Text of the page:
'Like many Australians, I had hoped that the dastardly plan announced on 19 July would stop the boats in the short term, as a stop-gap measure. It is dismaying to learn that appropriate consultations had not occurred with Indonesia with the result that the very people who were to receive the shock and awe message are yet to receive it. There’s only one thing worse than shock and awe; that’s shock and awe that doesn’t work because you haven’t done your homework.' 43rd Barry Marshall Memorial Lecture, Trinity College Theological School, 14 August 2013.

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  • RELIGION

    Ratzinger and Rowan Williams side by side

    • Andrew McGowan
    • 14 February 2013
    21 Comments

    Now that Williams has returned to academic life and Ratzinger has resigned, it is tempting to commit both their reigns to the category of failure, and debate mostly the nobility or otherwise of their inability to bend lurching structures or less gifted minds to their own wills. This would not, however, be the whole picture in either case.

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  • ARTS AND CULTURE

    The eloquence of God

    • Brendan Byrne
    • 04 July 2012
    2 Comments

    'And the Word became flesh and pitched his tent among us, and we saw his glory, full of grace and truth' (John 1:1, 14). In the second-last conversation I had with Peter, we agreed that that text should be the Gospel for his Requiem. There is a sense, I’m sure, in which every poem that Peter wrote was an instance of the Word becoming flesh.

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  • RELIGION

    Justice, the Church and the Ignatian tradition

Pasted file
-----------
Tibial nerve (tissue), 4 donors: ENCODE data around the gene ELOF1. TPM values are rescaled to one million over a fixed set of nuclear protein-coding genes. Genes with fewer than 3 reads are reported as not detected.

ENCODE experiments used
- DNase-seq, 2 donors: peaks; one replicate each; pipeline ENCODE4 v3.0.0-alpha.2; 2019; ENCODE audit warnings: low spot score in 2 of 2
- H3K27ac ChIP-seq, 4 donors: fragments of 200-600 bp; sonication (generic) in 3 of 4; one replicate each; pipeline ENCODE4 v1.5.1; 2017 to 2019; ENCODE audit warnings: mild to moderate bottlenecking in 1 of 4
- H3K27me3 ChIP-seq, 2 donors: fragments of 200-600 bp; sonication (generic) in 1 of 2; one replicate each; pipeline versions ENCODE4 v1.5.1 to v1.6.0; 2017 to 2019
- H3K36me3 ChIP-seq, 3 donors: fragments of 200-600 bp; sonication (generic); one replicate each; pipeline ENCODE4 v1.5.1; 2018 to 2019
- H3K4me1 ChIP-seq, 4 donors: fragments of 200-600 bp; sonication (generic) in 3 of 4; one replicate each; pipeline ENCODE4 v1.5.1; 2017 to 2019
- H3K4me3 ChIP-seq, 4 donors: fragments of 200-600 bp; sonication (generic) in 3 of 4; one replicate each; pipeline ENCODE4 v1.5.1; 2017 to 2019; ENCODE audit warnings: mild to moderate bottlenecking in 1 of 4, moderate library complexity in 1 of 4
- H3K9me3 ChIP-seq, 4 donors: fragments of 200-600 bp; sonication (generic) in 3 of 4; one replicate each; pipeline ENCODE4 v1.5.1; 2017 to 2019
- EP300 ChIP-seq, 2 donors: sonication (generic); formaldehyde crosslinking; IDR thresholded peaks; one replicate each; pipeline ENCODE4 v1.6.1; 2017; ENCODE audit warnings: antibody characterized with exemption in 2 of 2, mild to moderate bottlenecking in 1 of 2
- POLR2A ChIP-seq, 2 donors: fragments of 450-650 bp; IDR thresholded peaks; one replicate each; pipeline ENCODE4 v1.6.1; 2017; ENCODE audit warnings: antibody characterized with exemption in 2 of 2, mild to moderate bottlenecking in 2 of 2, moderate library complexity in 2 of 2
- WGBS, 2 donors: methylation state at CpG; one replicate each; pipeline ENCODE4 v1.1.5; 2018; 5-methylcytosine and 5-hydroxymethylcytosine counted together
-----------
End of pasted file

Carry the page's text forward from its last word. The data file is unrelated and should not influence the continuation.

• Frank Brennan
    • 19 March 2012

    Text from Fr Frank Brennan SJ's Lenten presentation 'Justice, the Church and the Ignatian tradition' at St Ignatius Parish, Norwood, 13 March 2012 and St Michael's, Clare, 14 March 2012.

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  • EDUCATION

    The best teacher I ever knew

    • Frank O'Shea
    • 07 December 2011
    13 Comments

    Top classes or remedial ones, nerds or footballers, were all the same to Albert: he was first a teacher of boys and then a teacher of maths. One of Sydney's most prestigious schools offered him a position which he turned down due to a disability that would remain with him for the rest of his life.

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  • RELIGION

    Clergy sex abuse blame game

    • Andrew Hamilton
    • 02 June 2011
    21 Comments

    The media said the US Catholic Bishops' John Jay report blamed the 1960s sexual revolution for church sex abuse. More significantly, it implied that the roots of the sexual abuse crisis instead lie in the shallow Catholic culture of earlier decades.

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  • ARTS AND CULTURE

    The quick and the slow: a post-flood diversion

    • Susan Prior
    • 27 January 2011

    After all the flooding we were doing a little maintenance, the sort that requires a trip to the soulless hardware chain store. I left hubbie to it and ducked into the second-hand book store next door. The elderly gentleman serving asked me, ‘Are you from a big city – like London?’ ‘Why do you ask?’ ‘Well,’ he said, ‘you talk very quickly.’